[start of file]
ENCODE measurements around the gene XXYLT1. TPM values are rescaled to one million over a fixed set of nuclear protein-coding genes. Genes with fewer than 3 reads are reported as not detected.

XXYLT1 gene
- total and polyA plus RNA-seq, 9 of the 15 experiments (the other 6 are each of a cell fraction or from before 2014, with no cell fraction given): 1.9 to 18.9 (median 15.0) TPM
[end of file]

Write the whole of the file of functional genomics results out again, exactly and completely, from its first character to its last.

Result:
ENCODE measurements around the gene XXYLT1. TPM values are rescaled to one million over a fixed set of nuclear protein-coding genes. Genes with fewer than 3 reads are reported as not detected.

XXYLT1 gene
- total and polyA plus RNA-seq, 9 of the 15 experiments (the other 6 are each of a cell fraction or from before 2014, with no cell fraction given): 1.9 to 18.9 (median 15.0) TPM